Remember what I said about in-jokes? The most successful comics appeal to ALL audiences at least most of the time. Niche comics, such as ones aimed at... oh... vampires, will automatically appeal to fans of vampires, but those fans comprise a small proportion of everyone in the world.
Some of the best examples are Charles Schulz's Peanuts and Bill Watterson's Calvin and Hobbes. Aside from the fact that Snoopy acts like a person and Hobbes is a stuffed tiger that comes to life in Calvin's imagination, there's no excessive set-up required to understand the joke.
Yes, you know there are twenty-four hours in a day, but do you know where they go?
The most popular cartoonists, online or offline, spend as much time on their comics as normal people spend at a day job. If you're in school, how much of your time can you devote to your comic without drawing too much time from schoolwork or socializing? If you have a job, a comic can be like a second job, only without pay [until you can establish enough of a fan base to successfully merchandise]. Don't fool yourself into thinking that if you're ever in a fix that you can simply sell sketches, because as more cartoonists enter the market, web comic merchandise loses its value quickly unless the comic is already very popular. The cartoonists who can work solely on their comic without further obligations are exceptionally rare, as they tend to run into debt quickly without an external source of income or being independently wealthy from the outset.
While it's possible to make a comic that is "like XYZ Comic, but with animals!" that is highly successful, you're bound to be more successful if you can find a unique angle that makes your comic stand out from others. There are three things distinctive to the most successful comics: good artwork, good writing, and good layout. A comic can have two of the three and still work, but having only one is riding a path to mediocrity.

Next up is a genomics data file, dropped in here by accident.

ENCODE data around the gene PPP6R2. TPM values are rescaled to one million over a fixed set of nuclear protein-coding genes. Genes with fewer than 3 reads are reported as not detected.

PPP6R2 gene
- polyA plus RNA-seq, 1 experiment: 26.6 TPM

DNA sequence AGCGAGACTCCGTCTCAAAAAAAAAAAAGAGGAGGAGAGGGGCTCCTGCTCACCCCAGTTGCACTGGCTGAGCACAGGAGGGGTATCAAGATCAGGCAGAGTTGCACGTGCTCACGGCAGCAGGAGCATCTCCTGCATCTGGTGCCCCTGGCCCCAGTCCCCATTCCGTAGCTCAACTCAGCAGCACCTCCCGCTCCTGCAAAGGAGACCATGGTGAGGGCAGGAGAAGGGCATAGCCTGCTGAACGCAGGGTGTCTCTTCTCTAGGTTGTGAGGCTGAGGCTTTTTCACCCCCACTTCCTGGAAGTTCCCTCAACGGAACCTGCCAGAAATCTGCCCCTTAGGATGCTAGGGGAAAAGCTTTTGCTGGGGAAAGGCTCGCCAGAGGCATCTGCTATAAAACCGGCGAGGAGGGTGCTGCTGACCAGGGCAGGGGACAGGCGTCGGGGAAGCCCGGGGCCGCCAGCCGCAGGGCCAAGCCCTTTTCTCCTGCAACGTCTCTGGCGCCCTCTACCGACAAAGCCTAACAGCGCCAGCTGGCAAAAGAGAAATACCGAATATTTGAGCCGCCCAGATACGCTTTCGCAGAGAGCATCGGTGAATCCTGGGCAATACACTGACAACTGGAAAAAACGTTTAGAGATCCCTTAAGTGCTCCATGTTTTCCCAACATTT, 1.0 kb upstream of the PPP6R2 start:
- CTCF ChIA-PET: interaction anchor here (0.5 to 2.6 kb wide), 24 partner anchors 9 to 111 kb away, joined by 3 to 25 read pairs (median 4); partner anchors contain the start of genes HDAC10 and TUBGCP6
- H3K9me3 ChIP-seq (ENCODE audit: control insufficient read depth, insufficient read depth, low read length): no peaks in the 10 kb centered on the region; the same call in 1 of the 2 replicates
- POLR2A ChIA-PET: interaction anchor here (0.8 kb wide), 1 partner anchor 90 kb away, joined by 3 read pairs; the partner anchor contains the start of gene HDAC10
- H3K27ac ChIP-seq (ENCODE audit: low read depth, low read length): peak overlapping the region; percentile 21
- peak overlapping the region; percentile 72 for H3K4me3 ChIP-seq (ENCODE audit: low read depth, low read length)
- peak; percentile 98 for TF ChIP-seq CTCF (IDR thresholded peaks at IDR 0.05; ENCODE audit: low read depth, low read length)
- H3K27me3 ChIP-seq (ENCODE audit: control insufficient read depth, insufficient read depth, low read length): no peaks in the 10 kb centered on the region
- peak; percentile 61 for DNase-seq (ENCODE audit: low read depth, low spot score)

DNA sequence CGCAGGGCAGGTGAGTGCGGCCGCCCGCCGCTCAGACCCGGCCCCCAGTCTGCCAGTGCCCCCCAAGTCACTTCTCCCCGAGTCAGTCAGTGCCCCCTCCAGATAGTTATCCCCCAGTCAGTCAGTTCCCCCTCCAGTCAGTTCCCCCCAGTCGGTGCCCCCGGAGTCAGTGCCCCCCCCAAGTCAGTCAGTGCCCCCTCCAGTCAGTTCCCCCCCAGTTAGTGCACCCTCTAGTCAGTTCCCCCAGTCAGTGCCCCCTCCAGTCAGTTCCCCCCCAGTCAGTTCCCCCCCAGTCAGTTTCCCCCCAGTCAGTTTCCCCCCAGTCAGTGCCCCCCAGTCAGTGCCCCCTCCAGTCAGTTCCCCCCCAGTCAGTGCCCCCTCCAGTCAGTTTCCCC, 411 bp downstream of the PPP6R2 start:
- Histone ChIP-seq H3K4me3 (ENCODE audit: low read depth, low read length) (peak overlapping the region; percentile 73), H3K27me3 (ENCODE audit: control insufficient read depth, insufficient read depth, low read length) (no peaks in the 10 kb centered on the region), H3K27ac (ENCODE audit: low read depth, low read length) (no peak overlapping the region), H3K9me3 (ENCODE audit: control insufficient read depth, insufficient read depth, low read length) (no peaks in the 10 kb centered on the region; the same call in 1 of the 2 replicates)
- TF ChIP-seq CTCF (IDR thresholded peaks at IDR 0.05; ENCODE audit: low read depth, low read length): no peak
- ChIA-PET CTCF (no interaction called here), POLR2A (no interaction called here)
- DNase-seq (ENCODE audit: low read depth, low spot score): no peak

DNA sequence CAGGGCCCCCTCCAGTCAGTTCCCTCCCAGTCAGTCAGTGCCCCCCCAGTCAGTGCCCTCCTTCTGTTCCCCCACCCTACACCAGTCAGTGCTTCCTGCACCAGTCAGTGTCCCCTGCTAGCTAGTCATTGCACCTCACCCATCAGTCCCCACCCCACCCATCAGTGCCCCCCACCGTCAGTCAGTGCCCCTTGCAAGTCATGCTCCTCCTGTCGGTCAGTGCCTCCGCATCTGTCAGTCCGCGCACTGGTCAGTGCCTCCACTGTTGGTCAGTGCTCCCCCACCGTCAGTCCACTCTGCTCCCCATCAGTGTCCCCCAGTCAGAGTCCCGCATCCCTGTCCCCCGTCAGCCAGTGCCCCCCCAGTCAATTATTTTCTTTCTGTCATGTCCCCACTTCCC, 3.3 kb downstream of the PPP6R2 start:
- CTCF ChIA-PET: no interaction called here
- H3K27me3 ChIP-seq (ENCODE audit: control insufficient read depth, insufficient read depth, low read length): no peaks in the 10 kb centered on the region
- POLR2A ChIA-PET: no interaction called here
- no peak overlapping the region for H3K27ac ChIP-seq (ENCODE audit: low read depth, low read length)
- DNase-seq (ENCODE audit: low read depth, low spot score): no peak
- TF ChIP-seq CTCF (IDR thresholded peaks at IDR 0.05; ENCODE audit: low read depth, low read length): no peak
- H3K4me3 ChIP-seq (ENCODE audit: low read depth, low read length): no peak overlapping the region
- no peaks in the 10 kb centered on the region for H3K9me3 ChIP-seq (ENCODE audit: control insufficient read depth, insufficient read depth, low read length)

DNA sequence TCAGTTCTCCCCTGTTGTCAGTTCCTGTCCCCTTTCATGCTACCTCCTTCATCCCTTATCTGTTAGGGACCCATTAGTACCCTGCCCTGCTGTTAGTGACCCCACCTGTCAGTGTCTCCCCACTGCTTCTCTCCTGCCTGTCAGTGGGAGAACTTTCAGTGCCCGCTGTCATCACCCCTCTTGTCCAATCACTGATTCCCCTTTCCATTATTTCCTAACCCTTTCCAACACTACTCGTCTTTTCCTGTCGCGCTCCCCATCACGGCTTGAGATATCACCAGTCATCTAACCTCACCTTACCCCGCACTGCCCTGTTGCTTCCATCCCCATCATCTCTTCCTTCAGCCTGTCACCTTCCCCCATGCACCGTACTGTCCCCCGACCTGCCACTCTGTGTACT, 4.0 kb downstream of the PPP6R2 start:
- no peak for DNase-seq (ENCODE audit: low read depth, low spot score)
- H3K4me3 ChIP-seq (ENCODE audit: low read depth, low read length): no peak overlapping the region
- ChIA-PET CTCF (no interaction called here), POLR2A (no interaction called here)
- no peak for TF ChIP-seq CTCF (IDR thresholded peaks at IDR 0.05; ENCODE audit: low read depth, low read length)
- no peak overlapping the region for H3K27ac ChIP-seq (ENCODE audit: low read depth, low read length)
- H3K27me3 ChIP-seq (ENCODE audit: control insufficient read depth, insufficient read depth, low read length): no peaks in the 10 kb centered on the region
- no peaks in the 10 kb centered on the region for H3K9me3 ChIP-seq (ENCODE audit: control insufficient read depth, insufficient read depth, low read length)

Good artwork speaks for itself. Is your linework consistent? Do you have your own style, or have you simply copied someone else's? Are your characters correctly proportioned? Do you utilize strong backgrounds or ignore them entirely? A comic can survive successfully with bad artwork, but it will be more receptive to a larger audience if your style is at least somewhat appealing.
Good writing also speaks for itself. A comic that makes no sense will have a much more limited audience than one that is well-written and thought provoking, even if it's a gag comic.
Good layout utilizes varied camera angles and composition. Is your comic like watching a movie, but in still frames, or is each panel effectively a photocopy of the previous one? Moving the characters around and using interesting backgrounds will draw the reader in more easily than copying and pasting one panel and simply changing the dialogue.
If you've read this guide and still want to make a web comic, go for it! However, always keep in mind the cost of making a popular web comic, particularly in terms of time. Many budding artists start web comics with high hopes, only to see them dashed across the pavement, but if you approach your comic with reasonable expectations, you'll find your journey that much easier. Of course, popularity isn't the only measure of a successful web comic, but if your goal is ultimately to sell your comic to others, these tips will help you along the way.